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In The News

Wednesday, May 11, 2016

"I'm Charged with A Crime - the Government is Hiding the Ball" - New SCOTUS Case on When That Conduct is Enough to Free People Convicted of Crimes

By Michael Nichols
Categories: Karen L. Phillips

The legal principle that the government must provide all evidence that is material to an accused citizen’s defense recently got a shot in the arm from the Supreme Court according to Karen Phillips, partner and criminal defense litigator with the Nichols Law Firm, PLLC in East Lansing.

Mr. Michael Wearry was convicted of capital murder in Louisiana. “The evidence came largely from 2 witnesses, a Mr. Scott and Mr. Brown, who were both in jail facing unrelated charges at the time,” says Phillips. There were three items not turned over to the defense at the trial stage which the United States Supreme Court found violated Mr. Wearry’s Constitutional right to Due Process and tainted his conviction as fatally-flawed. First, two of Scott’s fellow inmates made statements that would have cast doubt on Scott’s credibility but that were never disclosed to the defense. One statement was Scott threatening to “even a score” with Wearry. The other statement was by another inmate in the jail, who said Scott convinced him to meet with police and say he witnessed the murder, which he did, but he also recanted that story the next day and advised police that Scott had told him what to say.

The second item not turned over to the defense was the following: Mr. Brown tried twice to get a reduced sentence from the prosecution. Phillips says: “this was especially important because what was promised to Brown by police was that he had to tell the truth and then they would see what the prosecution would do.” Phillips adds that “more importantly, the prosecution made the point to the jury that Brown was testifying without any benefit to his sentence and was doing so by the ‘goodness of his heart’ because his sister knew the victim’s sister. Well, Mr. Brown’s failed efforts to get a reduced sentence would contradict that ‘goodness of his heart’ line,” Philips adds.

The third item not turned over to the defense was a set of medical records supporting that one of the people Scott incriminated as being involved in the murder had knee surgery 9 days prior to the incident date, which would have questioned the veracity of Scott’s story. Phillips says “Mr. Scott claimed that Randy Hutchinson was with him as well as Mr. Wearry on the date of the murder. Further, he testified that Hutchinson ran out into the street, flagged down the victim’s car, pulled the victim out and stuffed him into the cargo space of the vehicle. We know that the likelihood of that physical exertion by a man who had knee surgery within 10 days of the murder is not very high.”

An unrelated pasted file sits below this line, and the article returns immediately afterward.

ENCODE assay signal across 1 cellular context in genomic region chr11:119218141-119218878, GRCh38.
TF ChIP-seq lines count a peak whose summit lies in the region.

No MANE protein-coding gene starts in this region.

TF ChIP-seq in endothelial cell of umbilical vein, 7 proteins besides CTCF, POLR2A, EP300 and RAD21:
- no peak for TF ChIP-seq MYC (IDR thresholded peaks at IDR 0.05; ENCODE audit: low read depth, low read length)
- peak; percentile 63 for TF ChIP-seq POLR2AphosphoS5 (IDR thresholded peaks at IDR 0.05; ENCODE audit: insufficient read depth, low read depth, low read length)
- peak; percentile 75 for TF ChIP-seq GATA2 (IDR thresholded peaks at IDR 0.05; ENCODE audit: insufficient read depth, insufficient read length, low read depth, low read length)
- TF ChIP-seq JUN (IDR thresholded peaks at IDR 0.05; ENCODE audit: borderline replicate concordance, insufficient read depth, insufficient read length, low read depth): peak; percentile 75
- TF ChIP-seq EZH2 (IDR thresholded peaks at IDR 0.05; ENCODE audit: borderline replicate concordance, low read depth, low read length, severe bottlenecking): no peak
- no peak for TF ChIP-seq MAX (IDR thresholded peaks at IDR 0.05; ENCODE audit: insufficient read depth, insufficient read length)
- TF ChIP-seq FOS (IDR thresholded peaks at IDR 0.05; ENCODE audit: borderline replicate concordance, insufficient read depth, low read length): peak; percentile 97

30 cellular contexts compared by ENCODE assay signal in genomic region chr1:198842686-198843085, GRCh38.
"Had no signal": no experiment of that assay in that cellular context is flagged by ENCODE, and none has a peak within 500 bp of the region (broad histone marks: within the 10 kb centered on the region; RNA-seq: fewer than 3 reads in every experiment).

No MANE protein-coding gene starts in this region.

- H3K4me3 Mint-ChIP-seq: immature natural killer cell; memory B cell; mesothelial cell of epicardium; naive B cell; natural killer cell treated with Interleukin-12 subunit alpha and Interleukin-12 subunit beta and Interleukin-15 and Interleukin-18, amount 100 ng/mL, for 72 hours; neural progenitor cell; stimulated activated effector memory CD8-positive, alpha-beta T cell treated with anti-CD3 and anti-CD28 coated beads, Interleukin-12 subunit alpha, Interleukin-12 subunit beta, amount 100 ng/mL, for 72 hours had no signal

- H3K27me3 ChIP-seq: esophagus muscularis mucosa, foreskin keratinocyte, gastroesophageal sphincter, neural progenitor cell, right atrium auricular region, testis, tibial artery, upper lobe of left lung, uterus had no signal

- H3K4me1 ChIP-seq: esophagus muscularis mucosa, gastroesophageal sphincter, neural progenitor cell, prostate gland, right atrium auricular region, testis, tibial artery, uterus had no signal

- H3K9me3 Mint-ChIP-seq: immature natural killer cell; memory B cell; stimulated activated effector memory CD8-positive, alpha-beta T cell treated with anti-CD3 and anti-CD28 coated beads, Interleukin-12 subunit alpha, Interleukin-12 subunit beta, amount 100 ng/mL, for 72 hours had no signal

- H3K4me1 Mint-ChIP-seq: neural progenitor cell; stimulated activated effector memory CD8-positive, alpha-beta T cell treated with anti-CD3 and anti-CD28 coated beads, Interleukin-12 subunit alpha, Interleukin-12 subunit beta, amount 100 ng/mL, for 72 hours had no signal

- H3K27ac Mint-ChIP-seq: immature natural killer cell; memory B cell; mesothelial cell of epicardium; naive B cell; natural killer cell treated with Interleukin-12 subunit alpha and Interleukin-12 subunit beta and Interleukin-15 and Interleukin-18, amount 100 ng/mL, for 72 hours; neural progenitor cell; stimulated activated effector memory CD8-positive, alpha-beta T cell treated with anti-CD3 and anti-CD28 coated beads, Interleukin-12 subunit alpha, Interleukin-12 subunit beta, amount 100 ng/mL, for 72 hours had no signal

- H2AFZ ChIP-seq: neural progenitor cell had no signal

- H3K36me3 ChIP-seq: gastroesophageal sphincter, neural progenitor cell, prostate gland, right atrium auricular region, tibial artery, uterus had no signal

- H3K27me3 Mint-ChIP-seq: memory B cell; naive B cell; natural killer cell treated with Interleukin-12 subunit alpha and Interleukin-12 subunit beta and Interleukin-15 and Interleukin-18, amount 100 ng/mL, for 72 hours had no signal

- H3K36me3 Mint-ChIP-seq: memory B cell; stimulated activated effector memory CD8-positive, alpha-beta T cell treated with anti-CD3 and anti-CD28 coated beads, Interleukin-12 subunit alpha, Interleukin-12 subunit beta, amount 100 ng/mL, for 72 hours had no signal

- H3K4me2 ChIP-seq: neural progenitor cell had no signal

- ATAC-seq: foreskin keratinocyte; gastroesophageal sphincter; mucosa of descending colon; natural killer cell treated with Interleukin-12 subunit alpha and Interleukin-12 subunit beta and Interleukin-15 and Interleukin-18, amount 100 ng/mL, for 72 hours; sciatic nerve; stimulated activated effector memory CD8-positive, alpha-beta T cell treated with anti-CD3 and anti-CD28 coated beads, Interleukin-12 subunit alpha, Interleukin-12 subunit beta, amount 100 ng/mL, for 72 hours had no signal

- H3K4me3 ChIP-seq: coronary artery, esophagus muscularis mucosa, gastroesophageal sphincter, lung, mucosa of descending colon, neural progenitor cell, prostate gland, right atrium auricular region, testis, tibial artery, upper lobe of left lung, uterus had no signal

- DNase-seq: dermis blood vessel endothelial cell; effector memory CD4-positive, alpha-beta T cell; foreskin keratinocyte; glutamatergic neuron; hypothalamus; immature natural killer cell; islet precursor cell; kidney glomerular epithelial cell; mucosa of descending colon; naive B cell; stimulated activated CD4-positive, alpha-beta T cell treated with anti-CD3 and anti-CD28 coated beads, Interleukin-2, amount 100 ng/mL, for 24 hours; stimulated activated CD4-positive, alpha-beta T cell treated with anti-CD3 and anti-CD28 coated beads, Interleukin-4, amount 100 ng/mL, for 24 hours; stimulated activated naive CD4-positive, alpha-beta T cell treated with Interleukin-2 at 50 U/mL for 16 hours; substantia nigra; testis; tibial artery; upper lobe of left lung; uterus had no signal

At a post-conviction hearing an expert testified that Hutchinson could not have put weight on his knee in order to run, bend of lift any substantial weight from the surgery to repair a ruptured patellar tendon. An expert for the prosecution testified otherwise.
In deciding that this conviction was constitutionally flawed the court relied on several cases that have long-stood the test of time. “The suppression of evidence favorable to an accused upon request violates due process where the evidence is material either to guilt or punishment, irrespective of the good faith or bad faith of the prosecution.” Brady v Maryland, 373 US 83, 87 (1963). Evidence is material when there is “any reasonable likelihood” it could have affected the judgment of the jury. Id. Brady applies to evidence undermining witness credibility. Giglio v United States, 405 US 150 (1972). For the lawyers who are leaders in the law, stay on the cutting edge and use the law to protect your rights, call Karen Phillips at the Nichols Law Firm at 517.432.9000. Find out why she is committed

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Peer Recognition

Mike Nichols is a national leader in drunk driving defense. He is a member of the Forensic Committee and Michigan delegate to the National College for DUI Defense. He is also a Sustaining Member of the College. Nichols is also a founding member of the Michigan Association of OWI Attorneys; a member of the American Chemical Society; an associate member of he American Academy of Forensic Science, Adjunct Professor of Forensic Evidence in Criminal Law and OWI Law and Practice at Cooley Law School. He is also author of the West OWI Practice book and several chapters in other books on science and the law.

Mike Nichols is recognized by his peers in Michigan as a “SuperLawyer” in DUI/Criminal Defense. Nichols has also been asked to speak at conferences by groups such as the NCDD; Various Bar Associations in other states.